The Inspectify Report

Sign Here: What forms are signed in a home transaction?

Jan 27, 2021 10:38:00 AM / by Inspectify


Purchasing a new home can be an intimidating process. There’s a lot to process – questions you’re not sure how to answer, terms you’ve never heard of, and of course, the seemingly never ending stream of DocuSign forms your realtor keeps sending you.


Understanding the purpose and details of each of these documents, as well as the implications they have on your home buying transaction, will help you navigate the waters of real estate with more confidence and mitigate the risk of expensive deal-killers that can catch first- (or second-, or third-) time home buyers by surprise.


Here’s our detailed guide to the most important documents you’ll see prior to and at closing.


Before closing day

  • Buyer representation agreement

This agreement is a legal document formalizing your working arrangement with your buyer’s agent. The language in this document might look like legalese, but don’t panic – here’s a couple of key things to look for in your buyer representation agreement:

    1. Exclusivity: Exclusive agreements require you to work with only one agent in your home search.
    2. Term: How long is the contract valid? Usually this is somewhere between three and six months.
    3. Compensation: This section gives you all the details you need to know about commissions in your prospective deal.


  • Preapproval letter

A pre-approval letter is a document provided by your lender that details the mortgage amount you’re pre-approved to borrow. This is one of the first documents you’ll need to start your home search, as it tells agents and sellers that the offer you’re making is a serious one.

  • Loan estimate

This is another form sent to you by your lender. By law, lenders are required to send a loan estimate within three business days of receiving a completed loan application.

Here’s what you can expect to see in your loan estimate:

    1. Interest rate (estimated)
    2. Monthly mortgage payment
    3. Tax & insurance costs
    4. Closing costs (estimated)

We should note here that a loan estimate is not a guaranteed indication of your loan status. Instead, it’s a sample of the proposed terms of the loan that you can use to weigh offers from different lenders.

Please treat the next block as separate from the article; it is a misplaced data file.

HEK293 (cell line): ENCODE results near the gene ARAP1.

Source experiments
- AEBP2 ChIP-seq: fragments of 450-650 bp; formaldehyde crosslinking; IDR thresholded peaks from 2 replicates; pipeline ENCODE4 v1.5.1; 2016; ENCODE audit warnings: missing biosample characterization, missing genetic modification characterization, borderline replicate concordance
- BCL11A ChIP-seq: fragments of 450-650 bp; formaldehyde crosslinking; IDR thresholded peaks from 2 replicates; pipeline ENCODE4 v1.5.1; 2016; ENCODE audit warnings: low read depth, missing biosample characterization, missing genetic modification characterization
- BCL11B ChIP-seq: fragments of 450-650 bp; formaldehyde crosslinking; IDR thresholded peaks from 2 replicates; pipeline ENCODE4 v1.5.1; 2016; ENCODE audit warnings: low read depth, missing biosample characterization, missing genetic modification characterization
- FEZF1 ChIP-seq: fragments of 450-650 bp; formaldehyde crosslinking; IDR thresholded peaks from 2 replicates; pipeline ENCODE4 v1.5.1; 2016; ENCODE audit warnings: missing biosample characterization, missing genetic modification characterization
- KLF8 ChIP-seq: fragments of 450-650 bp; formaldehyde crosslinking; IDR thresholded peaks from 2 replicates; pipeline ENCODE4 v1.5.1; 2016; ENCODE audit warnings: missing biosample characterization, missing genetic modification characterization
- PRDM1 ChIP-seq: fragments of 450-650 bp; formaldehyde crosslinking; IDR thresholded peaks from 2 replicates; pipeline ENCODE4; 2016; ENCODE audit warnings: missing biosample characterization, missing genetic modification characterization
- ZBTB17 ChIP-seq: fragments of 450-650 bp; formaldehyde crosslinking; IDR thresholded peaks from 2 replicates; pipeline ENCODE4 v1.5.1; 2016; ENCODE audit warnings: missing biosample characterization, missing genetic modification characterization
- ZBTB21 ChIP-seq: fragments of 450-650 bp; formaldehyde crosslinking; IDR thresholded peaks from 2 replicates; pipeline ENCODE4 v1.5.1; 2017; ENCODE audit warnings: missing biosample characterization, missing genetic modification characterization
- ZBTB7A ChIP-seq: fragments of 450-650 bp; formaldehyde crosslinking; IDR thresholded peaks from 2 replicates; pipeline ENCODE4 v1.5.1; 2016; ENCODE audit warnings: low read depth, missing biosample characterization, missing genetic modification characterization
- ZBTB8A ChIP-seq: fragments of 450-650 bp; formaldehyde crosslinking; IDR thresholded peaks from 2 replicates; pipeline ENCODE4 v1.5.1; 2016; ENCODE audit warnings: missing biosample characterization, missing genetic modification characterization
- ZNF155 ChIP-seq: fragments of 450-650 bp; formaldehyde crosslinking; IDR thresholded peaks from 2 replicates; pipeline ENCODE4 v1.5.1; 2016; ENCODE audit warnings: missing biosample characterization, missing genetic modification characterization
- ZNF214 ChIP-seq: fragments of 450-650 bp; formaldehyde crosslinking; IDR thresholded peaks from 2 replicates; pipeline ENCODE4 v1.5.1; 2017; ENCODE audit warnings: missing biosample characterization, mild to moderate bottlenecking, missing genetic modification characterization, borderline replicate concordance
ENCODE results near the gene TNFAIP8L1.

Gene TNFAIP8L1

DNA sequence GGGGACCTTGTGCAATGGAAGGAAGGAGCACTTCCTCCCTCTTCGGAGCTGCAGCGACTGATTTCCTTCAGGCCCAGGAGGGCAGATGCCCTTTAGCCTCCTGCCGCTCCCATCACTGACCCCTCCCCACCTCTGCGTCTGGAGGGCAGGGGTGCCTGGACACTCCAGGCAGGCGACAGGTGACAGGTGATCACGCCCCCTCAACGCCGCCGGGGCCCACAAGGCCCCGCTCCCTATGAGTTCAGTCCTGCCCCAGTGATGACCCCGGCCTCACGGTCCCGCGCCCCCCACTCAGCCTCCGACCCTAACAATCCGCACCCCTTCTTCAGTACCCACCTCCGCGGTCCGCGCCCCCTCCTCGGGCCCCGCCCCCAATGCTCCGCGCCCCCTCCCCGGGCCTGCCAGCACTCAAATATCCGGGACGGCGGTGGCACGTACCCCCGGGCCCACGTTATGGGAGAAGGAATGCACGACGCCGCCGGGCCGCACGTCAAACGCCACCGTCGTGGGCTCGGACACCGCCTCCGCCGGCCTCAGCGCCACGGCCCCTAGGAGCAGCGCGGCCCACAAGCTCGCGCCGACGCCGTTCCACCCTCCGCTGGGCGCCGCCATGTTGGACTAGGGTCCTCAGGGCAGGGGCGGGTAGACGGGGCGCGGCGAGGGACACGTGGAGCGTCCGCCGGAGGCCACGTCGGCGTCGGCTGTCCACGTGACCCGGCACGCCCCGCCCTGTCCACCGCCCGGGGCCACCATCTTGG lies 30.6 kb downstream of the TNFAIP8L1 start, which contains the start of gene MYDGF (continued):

• Purchase agreement

Once you’ve submitted an offer to the seller and that offer is accepted, a purchase agreement will be drawn up with the details of the transaction. The purchase agreement formalizes your deal with the seller and legally binds you to the terms of the contract. It’s in this contract that you’ll find the purchase price, exact commission structure, closing date, and other important information.

If you have questions after reading through the purchase agreement, ask your realtor.They’ve seen hundreds of them and can clarify any doubts or confusion.

  • Home Inspection report

Before closing on a home, you should hire a professional home inspector to conduct a thorough inspection of the home’s condition. The resulting report is lengthy, as it should be, containing summaries, pictures, notes, and checklists about every element the inspector looked at in the house. It will also include a list of any suggested repairs that should be made.

  • Appraisal

The home inspection is all about the home’s physical condition. The appraisal, however, is focused on the value of the property. Before a mortgage lender will finalize your home loan, they’ll require an appraisal to verify that the home you’re buying is worth the agreed upon purchase price.


At closing

  • Closing disclosure

The closing disclosure is similar to your loan estimate, but instead of giving you estimates of what your deal could look like, this one gives you the actual terms of your loan. Your lender has to provide this document three business days before your scheduled closing date to give you time to review the exact terms and costs.

  • Deed of trust

This document gives your lender the right to take back (foreclose on) the home you’re purchasing if you are unable to repay the loan as agreed. 


  • Deed

At closing, the seller will sign the deed and transfer ownership to you and you’ll receive a copy with the rest of your closing documents.

  • Declarations

Declarations are statements that verify that all of the information that has been provided throughout the transaction is accurate. This includes an affidavit stating that all required repairs were made prior to closing as well as the homeowners insurance declaration, which is a summary of your insurance coverage.

The homebuying process is intimidating – but don’t panic! By taking the time to understand the details of these important documents and contracts, you’re off to a great start. Just remember, real estate contracts are legally binding, so read them carefully and ask your lawyer or your realtor if you have any questions before signing.


Written by Inspectify